Inspiring Farming Insight

The Agro-Express-Service farming business spans almost 5 0,000 ha of the Ukraine’s Rivne, Ternopil and Volyn regions. Company deputy director for arable, Volodymyr Shynkaruk, sets out his broad experience of farming to Agroexpert editor Iryna Korchahina

How long have you worked in agriculture?

I started out as a physical education teacher but switched to agriculture in 1979. After attending Ivano-Frankivsk agricultural college and then the Ukrainian Agricultural Academy in Kiev, I worked as an agronomist for 33 years in the Khmelnitsky region. For the past seven years I have been one of two deputy directors responsible for arable growing on 25,000ha with Agro-Express-Service.

How has farming changed over the years?

Agriculture started to change when private land ownership began. The next push was growth in technology and machinery but sadly agricultural development in Ukraine still lags behind other more modern agricultural countries. The other big change has been in fertilizer production. Although Ukraine traditionally produced its own fertilizers a lot of plants have closed down in recent years and we now need to buy it in from Russia at a big extra cost to our farmers.

What is your opinion on the opening of the agricultural land market?

In general, it’s positive. But I am not sure that farmers quite understand the process of buying and selling land. There is no reliable price and cost estimate for land so it is impossible to compare parcels of different quality.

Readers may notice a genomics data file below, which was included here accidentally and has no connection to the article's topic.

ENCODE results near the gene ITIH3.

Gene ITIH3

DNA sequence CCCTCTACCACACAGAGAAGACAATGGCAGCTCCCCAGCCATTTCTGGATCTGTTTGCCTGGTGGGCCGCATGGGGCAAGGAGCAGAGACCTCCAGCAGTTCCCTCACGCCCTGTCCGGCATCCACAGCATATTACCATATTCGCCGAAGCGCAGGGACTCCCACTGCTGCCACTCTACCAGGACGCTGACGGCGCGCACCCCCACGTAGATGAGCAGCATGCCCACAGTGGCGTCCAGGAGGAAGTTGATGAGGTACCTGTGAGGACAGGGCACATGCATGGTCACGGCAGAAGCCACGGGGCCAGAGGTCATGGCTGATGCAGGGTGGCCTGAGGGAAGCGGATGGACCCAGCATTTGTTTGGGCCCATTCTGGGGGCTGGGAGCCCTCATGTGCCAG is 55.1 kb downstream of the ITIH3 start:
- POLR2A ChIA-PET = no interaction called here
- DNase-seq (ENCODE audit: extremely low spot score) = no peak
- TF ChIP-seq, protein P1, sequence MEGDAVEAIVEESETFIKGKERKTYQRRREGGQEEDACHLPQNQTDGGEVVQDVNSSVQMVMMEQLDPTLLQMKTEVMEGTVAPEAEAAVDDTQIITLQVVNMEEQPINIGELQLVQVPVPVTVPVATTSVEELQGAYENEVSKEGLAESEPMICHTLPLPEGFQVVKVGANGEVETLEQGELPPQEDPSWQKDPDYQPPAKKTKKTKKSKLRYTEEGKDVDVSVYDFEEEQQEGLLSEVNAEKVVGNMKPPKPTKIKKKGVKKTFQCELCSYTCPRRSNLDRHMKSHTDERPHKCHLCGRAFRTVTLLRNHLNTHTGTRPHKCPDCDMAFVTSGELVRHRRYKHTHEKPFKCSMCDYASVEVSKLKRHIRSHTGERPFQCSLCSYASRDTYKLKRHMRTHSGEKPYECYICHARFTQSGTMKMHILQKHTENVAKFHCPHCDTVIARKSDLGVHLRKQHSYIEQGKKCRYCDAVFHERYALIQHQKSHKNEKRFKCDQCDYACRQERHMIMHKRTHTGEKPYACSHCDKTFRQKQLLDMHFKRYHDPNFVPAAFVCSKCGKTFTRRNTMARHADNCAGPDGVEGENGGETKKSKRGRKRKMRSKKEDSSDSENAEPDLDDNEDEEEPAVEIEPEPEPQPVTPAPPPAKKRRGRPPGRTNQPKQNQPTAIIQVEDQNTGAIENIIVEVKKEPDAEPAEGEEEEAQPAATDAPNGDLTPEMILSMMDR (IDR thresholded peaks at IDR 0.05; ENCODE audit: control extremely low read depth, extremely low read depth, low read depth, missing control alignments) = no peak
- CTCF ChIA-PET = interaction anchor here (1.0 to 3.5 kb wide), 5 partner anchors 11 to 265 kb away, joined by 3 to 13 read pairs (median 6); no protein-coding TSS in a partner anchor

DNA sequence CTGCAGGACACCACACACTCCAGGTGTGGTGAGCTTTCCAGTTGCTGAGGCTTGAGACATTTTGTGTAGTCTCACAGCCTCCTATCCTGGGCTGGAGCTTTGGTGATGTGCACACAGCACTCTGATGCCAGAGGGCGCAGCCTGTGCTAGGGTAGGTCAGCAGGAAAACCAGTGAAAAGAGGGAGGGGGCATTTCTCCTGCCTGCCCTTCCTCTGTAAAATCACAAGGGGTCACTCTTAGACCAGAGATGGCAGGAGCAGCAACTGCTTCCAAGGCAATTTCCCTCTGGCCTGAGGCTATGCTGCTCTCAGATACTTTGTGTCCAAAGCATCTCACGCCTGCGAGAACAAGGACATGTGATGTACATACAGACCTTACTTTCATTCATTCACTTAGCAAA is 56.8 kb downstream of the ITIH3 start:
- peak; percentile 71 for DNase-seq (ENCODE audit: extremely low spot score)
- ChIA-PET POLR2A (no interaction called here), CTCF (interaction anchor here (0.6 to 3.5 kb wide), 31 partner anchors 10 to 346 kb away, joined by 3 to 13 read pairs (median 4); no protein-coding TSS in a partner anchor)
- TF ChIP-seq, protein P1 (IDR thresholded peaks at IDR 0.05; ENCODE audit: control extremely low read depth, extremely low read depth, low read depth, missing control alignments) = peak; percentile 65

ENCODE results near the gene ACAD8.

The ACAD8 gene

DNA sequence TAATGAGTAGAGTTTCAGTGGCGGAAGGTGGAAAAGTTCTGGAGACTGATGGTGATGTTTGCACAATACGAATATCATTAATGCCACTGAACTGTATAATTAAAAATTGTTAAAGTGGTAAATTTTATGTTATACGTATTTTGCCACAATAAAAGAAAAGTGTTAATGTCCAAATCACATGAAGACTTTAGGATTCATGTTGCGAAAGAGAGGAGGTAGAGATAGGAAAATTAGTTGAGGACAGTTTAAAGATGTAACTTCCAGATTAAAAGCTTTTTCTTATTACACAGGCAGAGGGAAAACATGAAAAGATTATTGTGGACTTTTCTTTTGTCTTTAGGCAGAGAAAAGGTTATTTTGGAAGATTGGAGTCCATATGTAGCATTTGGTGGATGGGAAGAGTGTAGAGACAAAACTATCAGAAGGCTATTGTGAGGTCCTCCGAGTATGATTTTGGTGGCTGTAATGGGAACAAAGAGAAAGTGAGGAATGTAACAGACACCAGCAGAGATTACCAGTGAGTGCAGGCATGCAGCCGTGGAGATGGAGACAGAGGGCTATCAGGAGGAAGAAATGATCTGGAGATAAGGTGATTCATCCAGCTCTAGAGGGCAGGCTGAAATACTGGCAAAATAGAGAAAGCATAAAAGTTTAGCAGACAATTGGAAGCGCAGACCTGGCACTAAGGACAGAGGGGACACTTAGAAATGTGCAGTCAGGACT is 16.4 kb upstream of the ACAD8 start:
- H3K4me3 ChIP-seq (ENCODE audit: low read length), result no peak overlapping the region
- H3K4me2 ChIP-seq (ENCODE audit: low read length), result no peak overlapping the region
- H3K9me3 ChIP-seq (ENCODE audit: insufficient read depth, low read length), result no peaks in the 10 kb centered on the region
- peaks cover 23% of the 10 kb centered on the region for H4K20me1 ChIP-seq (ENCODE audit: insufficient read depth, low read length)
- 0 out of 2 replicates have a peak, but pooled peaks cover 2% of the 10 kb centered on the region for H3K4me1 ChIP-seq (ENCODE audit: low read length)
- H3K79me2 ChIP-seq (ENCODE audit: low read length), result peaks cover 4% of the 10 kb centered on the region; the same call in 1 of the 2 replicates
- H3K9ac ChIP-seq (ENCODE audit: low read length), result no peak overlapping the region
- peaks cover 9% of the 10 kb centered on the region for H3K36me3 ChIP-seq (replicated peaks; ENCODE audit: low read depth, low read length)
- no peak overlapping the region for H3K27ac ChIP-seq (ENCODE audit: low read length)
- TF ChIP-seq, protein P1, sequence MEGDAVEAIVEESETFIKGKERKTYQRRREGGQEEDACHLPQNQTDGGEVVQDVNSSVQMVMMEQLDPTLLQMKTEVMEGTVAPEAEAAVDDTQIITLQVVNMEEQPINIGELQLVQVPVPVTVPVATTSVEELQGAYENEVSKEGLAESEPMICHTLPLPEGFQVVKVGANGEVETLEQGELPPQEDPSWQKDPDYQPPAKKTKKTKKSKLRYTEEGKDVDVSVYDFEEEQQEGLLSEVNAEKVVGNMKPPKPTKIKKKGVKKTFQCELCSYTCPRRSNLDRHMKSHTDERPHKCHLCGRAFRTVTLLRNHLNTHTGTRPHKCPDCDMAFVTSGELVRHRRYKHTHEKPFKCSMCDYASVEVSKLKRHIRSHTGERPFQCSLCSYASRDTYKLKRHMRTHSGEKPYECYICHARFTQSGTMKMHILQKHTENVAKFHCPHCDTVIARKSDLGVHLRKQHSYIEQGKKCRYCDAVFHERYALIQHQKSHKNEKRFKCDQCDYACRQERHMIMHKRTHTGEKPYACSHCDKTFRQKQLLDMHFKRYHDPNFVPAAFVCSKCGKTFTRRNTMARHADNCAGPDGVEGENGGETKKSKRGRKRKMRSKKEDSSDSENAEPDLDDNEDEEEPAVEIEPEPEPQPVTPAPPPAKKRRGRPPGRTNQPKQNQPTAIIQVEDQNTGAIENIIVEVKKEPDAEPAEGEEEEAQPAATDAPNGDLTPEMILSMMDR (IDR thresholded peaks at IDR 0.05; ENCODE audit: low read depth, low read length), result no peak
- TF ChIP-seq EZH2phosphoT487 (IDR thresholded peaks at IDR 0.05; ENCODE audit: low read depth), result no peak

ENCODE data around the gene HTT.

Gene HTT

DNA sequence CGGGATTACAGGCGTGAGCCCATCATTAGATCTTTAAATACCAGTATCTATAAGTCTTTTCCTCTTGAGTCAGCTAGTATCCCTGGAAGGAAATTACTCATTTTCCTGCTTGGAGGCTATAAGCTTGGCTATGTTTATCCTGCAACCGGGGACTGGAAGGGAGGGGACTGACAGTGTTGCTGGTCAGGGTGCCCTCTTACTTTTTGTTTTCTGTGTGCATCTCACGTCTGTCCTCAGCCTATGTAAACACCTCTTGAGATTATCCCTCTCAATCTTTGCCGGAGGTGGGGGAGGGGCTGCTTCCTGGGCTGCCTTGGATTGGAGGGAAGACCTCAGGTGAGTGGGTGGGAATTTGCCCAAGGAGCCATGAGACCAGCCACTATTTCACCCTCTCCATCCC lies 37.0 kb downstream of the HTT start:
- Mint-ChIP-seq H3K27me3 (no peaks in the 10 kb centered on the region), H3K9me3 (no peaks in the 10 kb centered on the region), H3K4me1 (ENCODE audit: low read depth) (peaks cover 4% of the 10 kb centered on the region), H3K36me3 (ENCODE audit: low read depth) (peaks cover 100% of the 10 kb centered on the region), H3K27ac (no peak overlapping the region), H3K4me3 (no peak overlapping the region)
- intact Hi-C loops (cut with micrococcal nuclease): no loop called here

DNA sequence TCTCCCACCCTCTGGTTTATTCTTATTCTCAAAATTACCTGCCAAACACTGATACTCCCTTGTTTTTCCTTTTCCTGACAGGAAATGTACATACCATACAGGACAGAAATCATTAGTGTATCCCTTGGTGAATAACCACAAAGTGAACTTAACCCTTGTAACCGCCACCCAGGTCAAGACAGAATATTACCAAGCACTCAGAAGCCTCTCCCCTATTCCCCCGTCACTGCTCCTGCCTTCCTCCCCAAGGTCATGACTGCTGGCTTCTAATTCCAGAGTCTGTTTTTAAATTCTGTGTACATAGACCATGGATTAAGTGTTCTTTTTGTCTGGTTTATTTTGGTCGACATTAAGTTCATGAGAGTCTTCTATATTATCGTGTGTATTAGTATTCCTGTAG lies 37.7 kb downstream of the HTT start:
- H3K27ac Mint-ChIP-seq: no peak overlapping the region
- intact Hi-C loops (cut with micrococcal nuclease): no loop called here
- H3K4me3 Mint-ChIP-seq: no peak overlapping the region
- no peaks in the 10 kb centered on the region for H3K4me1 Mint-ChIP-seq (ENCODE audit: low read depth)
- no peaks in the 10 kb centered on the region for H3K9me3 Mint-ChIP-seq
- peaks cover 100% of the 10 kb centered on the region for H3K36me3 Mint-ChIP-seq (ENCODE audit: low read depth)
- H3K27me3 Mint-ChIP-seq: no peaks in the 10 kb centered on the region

Which agricultural season is your favourite?

It is definitely when the young growth starts to appear in the field. I love to look at this process day by day. I always tell my colleagues, the main thing we need is germination, once that begins we are in business. In contrast, the winter is spent in meetings, studying new products and choosing the best options for our year ahead.

Do you have any interesting farming stories?

I have a lot. As an agronomist, I once recommended a herbicide for OSR which had been successfully used in Germany but hadn`t yet been registered for use on the crop in Ukraine. When I realised I asked my client not to enter the field for two weeks. I can report that the crop did very well.

What advice would you give to young farmers?

Work hard, read a lot of professional books and keep up with modern technological processes. The most important thing is continuous self-education – anyone who wants to study and develop will be successful. Planning is key so my advice in arable production is, don’t search for what caused the problem but prevent its appearance in the first place.

 

Volodymyr Shynkaruk